Functionality and technological solutions

At its core, the campaign Raising Latvia with Work, Song, Language uses functional solutions. The main medium of the campaign were urban posters that contained greetings created by an artist and a special, technological innovation – 10 illuminated quotes from folk songs which were placed on city billboards. Their base and shape is held together by a metal letter frame that also holds led light strips. This solution served as both a conceptual and a practical source of light in the dark time of November.

Aesthetics and other experiential dimensions

When creating the design of the urban environment and the campaign as a whole, the first and most important aspect we considered was the visual design in all its aspects – starting with Paulis Liepa’s artwork and ending with the animated TV clip. We wanted to include all the main elements of the campaign in the TV clip (the expressive and bold lines of the artwork, the sparkling audio soundtrack) and to create an association with the glittering urban letter installations located all over Riga. In accordance with the principles of the campaign, we decided to combine the old with the new: we used simple, modern forms and traditional Latvian symbols of strength to tell the story of how Latvians have the strength to come together during difficult and dark times and manifest their own light from within to fight for the freedom and self-determination of our people.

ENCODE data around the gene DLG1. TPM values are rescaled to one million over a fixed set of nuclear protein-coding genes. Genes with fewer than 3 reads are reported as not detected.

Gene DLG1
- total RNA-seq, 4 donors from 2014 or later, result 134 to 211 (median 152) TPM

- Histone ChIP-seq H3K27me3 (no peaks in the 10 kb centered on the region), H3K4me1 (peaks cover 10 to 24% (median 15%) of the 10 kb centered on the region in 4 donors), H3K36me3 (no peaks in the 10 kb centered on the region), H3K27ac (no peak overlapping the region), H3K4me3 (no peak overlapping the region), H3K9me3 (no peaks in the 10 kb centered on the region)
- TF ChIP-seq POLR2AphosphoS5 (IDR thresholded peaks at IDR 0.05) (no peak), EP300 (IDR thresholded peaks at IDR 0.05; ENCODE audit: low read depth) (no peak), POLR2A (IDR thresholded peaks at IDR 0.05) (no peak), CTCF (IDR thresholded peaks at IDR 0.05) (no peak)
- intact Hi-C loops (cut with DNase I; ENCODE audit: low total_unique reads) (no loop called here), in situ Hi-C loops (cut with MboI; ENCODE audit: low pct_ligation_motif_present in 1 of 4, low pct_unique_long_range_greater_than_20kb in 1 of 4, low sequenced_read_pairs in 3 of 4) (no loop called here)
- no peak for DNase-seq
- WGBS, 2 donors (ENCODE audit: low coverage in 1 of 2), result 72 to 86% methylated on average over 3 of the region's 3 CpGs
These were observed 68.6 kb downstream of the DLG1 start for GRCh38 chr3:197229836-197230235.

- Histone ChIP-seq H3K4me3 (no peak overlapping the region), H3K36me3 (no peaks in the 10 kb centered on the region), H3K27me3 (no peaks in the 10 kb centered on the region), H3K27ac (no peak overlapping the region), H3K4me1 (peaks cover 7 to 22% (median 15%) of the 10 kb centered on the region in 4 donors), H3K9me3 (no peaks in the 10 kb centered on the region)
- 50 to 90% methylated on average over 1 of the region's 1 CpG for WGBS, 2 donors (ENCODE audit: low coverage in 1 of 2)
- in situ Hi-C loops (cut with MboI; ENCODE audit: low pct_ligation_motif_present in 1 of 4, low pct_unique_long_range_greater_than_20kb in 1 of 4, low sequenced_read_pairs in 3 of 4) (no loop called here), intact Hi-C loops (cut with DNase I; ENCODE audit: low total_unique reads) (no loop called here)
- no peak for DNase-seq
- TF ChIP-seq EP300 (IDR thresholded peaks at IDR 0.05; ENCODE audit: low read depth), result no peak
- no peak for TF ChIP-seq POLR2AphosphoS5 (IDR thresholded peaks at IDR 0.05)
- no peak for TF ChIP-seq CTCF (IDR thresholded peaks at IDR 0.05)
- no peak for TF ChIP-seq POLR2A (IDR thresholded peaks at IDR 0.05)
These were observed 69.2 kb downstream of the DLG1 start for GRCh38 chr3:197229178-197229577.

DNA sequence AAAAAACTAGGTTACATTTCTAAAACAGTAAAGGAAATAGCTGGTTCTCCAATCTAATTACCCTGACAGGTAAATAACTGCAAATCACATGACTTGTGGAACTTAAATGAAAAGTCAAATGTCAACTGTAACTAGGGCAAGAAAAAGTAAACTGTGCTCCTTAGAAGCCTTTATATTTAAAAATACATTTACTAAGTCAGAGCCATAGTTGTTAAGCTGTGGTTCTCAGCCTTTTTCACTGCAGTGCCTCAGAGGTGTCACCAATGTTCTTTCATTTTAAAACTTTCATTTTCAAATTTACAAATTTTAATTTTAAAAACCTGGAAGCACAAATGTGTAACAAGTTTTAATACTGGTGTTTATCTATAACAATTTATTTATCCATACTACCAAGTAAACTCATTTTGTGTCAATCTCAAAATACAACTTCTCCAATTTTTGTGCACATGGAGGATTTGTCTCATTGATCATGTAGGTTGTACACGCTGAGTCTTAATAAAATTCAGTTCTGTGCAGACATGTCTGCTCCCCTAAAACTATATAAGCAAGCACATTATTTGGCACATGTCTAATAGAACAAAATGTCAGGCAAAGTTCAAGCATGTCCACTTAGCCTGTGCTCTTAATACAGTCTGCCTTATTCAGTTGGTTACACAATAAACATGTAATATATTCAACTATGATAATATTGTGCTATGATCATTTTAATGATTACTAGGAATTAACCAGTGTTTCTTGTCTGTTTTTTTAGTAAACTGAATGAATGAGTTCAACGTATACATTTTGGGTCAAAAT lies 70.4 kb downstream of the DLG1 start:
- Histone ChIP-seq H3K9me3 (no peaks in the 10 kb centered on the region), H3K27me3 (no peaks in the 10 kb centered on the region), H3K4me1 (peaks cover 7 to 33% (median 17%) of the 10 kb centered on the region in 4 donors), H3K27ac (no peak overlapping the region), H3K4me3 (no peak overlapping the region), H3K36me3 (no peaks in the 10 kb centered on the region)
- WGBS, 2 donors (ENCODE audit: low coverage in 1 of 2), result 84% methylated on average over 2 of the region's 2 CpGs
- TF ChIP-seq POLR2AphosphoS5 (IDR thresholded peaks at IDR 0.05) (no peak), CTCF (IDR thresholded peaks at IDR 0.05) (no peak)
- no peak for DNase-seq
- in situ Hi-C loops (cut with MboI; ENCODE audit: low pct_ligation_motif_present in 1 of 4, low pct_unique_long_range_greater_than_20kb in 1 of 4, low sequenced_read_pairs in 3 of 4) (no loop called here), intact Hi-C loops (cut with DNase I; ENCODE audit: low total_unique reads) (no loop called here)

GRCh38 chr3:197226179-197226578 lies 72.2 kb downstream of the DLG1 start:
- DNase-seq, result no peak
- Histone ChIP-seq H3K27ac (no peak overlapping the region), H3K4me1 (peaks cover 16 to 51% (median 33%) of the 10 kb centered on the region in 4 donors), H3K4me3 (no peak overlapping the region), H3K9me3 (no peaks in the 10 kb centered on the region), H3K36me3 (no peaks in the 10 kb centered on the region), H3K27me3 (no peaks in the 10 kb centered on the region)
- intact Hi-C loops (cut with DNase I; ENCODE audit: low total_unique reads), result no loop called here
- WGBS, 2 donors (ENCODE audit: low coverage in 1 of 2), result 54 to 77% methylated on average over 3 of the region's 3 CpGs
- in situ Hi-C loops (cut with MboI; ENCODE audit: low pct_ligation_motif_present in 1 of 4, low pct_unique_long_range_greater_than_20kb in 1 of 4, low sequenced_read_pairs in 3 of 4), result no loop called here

Economic significance, sustainability and circularity

When creating the illuminated quotations of folk songs, we wanted the work to be reusable in the years to come and possibly in other formats as well. For example, that the letters could be attached to the walls of houses or placed freestanding. These environmental objects received great acclaim from the residents and were reused during the 2022 national holiday in different locations to please more and more residents of Riga's suburbs. It should also be noted that this entire national holiday communication campaign was one of the most cost-efficient (in terms of campaign expenses) in the history of municipal campaigns because the concept, video and sound direction, as well as many other creative solutions were made by the Riga creative team in-house.

Social relevance, inclusion, availability and accessibility

We also created a website as part of the campaign that explained the concept of the campaign and the virtual events in the city. The page was created in three languages – Latvian, English and Russian – to potentially facilitate integration between the Russian-speaking part of society (which is ~50% of Riga's population) and foreign students and guests because there has been no deliberate dialogue with all parts of society living in Riga until now.